You’ve worked hard all your life to support yourself and your family, but now you’re retired and you’re living on a fixed income. You earned a good living and planned well, so you’re not worried about outliving your savings, but you still want to maximize your income and live as well as you can. So, the question becomes, “Now what?” How do you maximize your retirement income without exposing yourself to unnecessary risks or compromising your lifestyle?
We’ll help you answer these questions by addressing the following topics:
- Using optimal tax strategies to maximize retirement income
- Planning to reduce the risk of healthcare costs
- Social Security planning
Creating Optimal Tax Strategies
It’s important to be tax efficient with your investments to maximize retirement income. As you already know all too well, taxation doesn’t end when your career does, but keeping the right assets in the correct investment vehicle will help you be more tax efficient. It’s best to put assets that produce income into tax deferral accounts like IRA’s. Assets like stocks, which grow mostly through capital appreciation, need to be in taxable accounts to take advantage of the lower tax rate for long-term capital gains.
Contributions to 401(k) plans are tax deferred. You are allowed to continue to defer taxes on these savings when they are moved to an IRA. It’s best to move these funds via a direct custodian to custodian transfer. Otherwise, your rollover will be subject to a mandatory 20% withholding if you receive the money directly via what is known as a 60-day rollover. A word of caution: if you don’t deposit the rollover into an IRA or a retirement plan within 60 days, the entire IRA will be subject to taxes and penalties. IRA rollover rules are tricky, so proceed with caution. You can explore other opportunities for tax savings during retirement by clicking here. It’s important to consult your tax advisor before executing any tax strategies to make sure they are right for your situation.
Strategic planning to protect your assets from healthcare cost
An unforeseen healthcare problem can play havoc with the best-constructed retirement plan. The cost for healthcare is one of the greatest expenses you will face in retirement. According to Healthview Services, the lifetime cost of insurance premiums and deductibles for a 65-year-old couple retiring today is $404,253, and this number doesn’t include the potential cost of long term care.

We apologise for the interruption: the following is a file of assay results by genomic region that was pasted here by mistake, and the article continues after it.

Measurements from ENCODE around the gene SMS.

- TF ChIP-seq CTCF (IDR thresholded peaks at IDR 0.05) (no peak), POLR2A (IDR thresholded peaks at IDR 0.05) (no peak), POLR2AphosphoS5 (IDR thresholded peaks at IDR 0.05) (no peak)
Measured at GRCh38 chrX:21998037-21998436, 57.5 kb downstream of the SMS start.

You can explore more detailed strategic plans to pay for healthcare right here. Most retirement plans should begin by accounting for the costs associated with anticipated healthcare and insurance needs in your future. Having adequate health insurance and long term care insurance are important financial tools to help mitigate the outrageous costs of medical care.
Having a good understanding of your Medicare and other health insurance options is essential to putting together the right protection plan for you and your family, while also protecting your retirement income. There are a number of choices with Medicare coverage, and they can get quite confusing. Therefore, don’t hesitate to discuss your options with your trusted financial professional first.
Being smart about Social Security
According to the Social Security Administration, 48 percent of married couples and 71 percent of unmarried persons receive 50 percent or more of their income from Social Security. Making the right decisions about Social Security will greatly improve this benefit. Generally speaking, it’s recommended that you not collect Social Security benefits while you are still working. In addition, you can increase your social security benefit by 8 percent for each year you wait past your Full Retirement Age (varies by your year born) up to age 70. Your health and need for income, as well as other factors can influence which strategy is best for you. If you are widowed or divorced, other strategies can come into play. This is a complex topic with many variables, but fully understanding your needs will help you and your financial professional devise a strategy that is appropriate for your personal situation.
Good planning can help improve the likelihood that you will have the income you need for retirement. Even though you’re not working during retirement, you can still maximize your income, protect what you’ve worked so hard for, and have the peace of mind you deserve.